to see differences between files).
Various toys to amuse yourself with when you're waiting for your pizza
delivery. You'll find applets such as eyesapplet and
fifteenapplet, but also nifty tools like amor which doesn't do
much except eat resources :)
Graphical system tools such as kcalc (Calculator), kdessh (SSH
terminal), kfloppy (Floppy-related actions), etc.
For instance, to install KDE with only the network- and admin-related
Code Listing 2.2: Example installation of individual KDE components
# emerge kdebase kdenetwork kdeadmin
In case you wonder: compiling KDE does take a while :)
Now let us take a look at the result. Now your mother has probably told you
never to work as root. So we'll take on your mother's advice and test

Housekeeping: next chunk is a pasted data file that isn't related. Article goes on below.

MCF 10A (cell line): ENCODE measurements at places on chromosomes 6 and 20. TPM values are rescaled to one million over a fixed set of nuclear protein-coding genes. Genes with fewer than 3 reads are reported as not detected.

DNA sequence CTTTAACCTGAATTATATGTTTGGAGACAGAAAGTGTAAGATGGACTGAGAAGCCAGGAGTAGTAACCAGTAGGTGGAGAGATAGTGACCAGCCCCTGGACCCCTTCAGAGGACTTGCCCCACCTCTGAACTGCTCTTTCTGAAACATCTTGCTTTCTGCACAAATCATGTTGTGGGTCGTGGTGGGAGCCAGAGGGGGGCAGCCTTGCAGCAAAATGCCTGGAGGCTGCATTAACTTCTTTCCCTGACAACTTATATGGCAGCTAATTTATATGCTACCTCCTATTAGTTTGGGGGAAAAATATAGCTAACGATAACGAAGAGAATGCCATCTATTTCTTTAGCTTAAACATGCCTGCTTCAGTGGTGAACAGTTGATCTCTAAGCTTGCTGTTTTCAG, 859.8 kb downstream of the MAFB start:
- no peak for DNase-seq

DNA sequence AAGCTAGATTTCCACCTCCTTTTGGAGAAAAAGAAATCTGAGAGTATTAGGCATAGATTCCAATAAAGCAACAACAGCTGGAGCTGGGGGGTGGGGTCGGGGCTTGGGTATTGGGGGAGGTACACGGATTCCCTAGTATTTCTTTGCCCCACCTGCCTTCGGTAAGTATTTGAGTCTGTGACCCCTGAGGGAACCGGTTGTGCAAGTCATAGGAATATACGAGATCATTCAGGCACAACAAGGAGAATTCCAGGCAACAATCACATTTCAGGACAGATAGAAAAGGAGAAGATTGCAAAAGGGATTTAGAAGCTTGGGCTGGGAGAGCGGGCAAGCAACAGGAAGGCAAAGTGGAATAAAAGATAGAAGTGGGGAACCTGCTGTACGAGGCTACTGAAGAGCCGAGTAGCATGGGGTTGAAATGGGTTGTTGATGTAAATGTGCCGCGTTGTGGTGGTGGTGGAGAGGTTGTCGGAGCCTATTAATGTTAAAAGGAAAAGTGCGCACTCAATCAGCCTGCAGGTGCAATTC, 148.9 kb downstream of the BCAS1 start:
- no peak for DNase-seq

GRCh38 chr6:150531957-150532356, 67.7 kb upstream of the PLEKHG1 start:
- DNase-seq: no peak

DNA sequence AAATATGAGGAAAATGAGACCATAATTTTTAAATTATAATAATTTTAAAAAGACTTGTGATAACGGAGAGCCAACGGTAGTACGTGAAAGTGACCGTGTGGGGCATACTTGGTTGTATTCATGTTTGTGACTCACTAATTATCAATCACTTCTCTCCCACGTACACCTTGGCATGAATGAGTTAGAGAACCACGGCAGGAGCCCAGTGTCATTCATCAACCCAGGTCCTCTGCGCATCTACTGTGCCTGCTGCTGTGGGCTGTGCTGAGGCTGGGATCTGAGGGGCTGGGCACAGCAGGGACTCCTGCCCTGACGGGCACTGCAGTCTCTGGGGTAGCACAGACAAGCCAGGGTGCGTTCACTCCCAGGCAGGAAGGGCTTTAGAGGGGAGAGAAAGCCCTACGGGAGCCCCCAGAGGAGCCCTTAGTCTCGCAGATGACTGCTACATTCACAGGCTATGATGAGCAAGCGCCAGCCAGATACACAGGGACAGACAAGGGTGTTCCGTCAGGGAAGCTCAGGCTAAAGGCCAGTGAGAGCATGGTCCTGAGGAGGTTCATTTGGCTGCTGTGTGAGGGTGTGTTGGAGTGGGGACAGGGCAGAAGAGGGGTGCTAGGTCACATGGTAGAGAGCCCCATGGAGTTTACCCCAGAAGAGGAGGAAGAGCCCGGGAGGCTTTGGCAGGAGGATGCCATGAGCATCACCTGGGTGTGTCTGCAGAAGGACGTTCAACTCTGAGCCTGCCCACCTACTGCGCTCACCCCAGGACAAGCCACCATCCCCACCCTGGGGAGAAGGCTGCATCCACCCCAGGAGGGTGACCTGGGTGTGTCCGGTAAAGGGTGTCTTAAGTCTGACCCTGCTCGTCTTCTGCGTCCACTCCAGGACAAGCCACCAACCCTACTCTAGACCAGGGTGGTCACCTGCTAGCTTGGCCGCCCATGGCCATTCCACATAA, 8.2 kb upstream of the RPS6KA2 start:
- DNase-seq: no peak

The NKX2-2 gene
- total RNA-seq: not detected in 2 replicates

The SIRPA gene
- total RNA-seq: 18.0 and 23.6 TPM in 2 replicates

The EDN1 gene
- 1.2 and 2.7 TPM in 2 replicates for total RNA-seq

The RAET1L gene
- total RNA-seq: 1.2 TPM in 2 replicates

KDE as a user. Log in as your user and configure your session so it starts KDE
when you issue startx. You can do this by writing exec startkde in
Code Listing 2.3: Configuring your local session
$ echo "exec startkde" > ~/.xinitrc
Now start up your graphical environment by running startx.
Code Listing 2.4: Starting KDE
You will be greeted by an application called KPersonalizer.
Congratulations, let's now take a look at how we can configure KDE...
3. Configuring KDE
KPersonalizer is the application that configures KDE for you. It's a very
useful wizard that allows you to quickly change KDE to suit your own needs. When
you run KDE for the first time, KPersonalizer is automatically started.
The first input KPersonalizer requests is your country and the language of your
choice. As we haven't installed the necessary language packs on your system yet,
the available languages will be very slim -- you'll probably have only English
to choose from. Don't mind this, we will change the language later on (if
applicable of course).